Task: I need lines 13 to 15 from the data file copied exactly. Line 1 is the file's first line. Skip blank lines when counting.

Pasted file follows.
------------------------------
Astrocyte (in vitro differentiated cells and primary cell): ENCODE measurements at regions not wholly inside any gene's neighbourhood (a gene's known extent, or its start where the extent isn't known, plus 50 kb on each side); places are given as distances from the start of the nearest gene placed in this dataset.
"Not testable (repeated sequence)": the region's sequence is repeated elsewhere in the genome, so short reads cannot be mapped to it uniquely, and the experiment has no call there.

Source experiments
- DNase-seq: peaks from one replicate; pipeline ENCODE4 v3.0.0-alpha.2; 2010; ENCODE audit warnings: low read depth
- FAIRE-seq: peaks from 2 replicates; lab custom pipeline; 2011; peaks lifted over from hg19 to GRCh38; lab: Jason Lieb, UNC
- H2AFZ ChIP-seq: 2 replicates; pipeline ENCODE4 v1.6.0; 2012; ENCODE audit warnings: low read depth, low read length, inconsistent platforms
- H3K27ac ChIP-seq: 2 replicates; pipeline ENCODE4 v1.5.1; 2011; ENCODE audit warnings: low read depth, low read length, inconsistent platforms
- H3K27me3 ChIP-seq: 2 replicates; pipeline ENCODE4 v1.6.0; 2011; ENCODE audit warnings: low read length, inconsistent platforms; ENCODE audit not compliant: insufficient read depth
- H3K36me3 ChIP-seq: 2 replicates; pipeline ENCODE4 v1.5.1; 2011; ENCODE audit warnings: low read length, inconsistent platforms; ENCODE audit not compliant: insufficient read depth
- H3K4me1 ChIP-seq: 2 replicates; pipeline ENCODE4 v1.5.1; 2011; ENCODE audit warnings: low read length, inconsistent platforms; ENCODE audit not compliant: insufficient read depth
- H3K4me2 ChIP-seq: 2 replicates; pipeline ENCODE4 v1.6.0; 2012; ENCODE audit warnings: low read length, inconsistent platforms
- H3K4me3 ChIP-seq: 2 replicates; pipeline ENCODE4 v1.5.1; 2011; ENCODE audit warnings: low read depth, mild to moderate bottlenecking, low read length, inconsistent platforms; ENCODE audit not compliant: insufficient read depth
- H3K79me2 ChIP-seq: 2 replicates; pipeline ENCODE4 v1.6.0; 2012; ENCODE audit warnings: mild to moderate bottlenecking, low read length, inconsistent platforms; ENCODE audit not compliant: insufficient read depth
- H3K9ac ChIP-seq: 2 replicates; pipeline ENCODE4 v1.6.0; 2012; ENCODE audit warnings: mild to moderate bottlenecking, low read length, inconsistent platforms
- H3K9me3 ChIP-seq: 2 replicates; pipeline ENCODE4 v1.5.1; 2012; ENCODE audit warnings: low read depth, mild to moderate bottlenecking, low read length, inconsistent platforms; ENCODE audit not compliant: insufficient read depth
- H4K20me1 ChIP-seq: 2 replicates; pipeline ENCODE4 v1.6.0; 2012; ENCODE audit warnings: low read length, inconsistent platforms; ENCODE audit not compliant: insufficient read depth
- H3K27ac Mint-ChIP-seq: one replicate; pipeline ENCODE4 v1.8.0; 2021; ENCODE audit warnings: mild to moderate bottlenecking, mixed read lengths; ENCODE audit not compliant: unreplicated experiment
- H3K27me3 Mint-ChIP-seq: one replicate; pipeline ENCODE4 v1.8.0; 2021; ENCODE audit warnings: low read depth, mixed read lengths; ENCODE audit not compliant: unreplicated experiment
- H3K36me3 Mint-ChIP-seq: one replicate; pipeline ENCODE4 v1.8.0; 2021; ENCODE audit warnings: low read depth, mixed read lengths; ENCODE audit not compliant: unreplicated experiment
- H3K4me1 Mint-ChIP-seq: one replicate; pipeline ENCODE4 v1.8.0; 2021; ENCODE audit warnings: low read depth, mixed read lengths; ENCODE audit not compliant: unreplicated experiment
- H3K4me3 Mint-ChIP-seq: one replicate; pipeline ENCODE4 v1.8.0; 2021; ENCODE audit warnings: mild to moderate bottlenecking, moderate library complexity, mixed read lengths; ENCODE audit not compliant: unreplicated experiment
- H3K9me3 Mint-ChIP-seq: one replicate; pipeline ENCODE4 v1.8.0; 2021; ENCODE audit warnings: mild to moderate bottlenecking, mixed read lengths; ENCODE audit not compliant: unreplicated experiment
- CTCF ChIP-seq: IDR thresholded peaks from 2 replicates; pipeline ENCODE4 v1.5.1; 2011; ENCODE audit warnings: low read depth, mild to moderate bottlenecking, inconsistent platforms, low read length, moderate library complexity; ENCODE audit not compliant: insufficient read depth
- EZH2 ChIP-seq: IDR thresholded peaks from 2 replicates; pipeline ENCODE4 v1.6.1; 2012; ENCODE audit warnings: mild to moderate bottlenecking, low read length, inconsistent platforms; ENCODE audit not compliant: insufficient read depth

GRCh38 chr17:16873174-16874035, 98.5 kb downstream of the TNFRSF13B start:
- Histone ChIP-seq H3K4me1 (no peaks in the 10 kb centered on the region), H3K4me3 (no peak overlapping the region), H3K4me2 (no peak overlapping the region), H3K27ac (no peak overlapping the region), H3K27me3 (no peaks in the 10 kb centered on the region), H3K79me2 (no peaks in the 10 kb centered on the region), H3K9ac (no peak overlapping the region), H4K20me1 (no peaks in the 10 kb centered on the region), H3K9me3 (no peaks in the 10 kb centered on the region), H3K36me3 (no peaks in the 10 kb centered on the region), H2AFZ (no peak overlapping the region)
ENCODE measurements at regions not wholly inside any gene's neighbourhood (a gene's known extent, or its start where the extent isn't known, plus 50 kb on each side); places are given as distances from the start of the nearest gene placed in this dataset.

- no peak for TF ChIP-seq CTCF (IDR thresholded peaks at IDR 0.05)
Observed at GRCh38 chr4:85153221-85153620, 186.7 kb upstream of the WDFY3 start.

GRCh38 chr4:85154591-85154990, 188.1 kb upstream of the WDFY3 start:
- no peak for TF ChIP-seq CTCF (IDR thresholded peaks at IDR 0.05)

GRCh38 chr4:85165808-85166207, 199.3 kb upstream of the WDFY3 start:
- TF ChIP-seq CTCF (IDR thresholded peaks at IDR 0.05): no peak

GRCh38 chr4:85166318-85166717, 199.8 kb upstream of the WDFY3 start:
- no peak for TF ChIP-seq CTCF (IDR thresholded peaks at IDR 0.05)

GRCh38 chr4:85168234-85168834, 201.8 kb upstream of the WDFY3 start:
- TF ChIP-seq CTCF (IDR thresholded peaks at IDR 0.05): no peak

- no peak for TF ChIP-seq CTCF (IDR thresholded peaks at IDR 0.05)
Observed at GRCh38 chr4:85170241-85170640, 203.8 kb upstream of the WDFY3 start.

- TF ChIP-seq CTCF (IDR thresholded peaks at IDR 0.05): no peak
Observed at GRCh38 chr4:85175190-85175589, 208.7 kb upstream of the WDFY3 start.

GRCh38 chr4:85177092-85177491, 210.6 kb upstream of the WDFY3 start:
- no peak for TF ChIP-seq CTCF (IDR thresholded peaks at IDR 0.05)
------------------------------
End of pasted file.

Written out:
- H3K79me2 ChIP-seq: 2 replicates; pipeline ENCODE4 v1.6.0; 2012; ENCODE audit warnings: mild to moderate bottlenecking, low read length, inconsistent platforms; ENCODE audit not compliant: insufficient read depth
- H3K9ac ChIP-seq: 2 replicates; pipeline ENCODE4 v1.6.0; 2012; ENCODE audit warnings: mild to moderate bottlenecking, low read length, inconsistent platforms
- H3K9me3 ChIP-seq: 2 replicates; pipeline ENCODE4 v1.5.1; 2012; ENCODE audit warnings: low read depth, mild to moderate bottlenecking, low read length, inconsistent platforms; ENCODE audit not compliant: insufficient read depth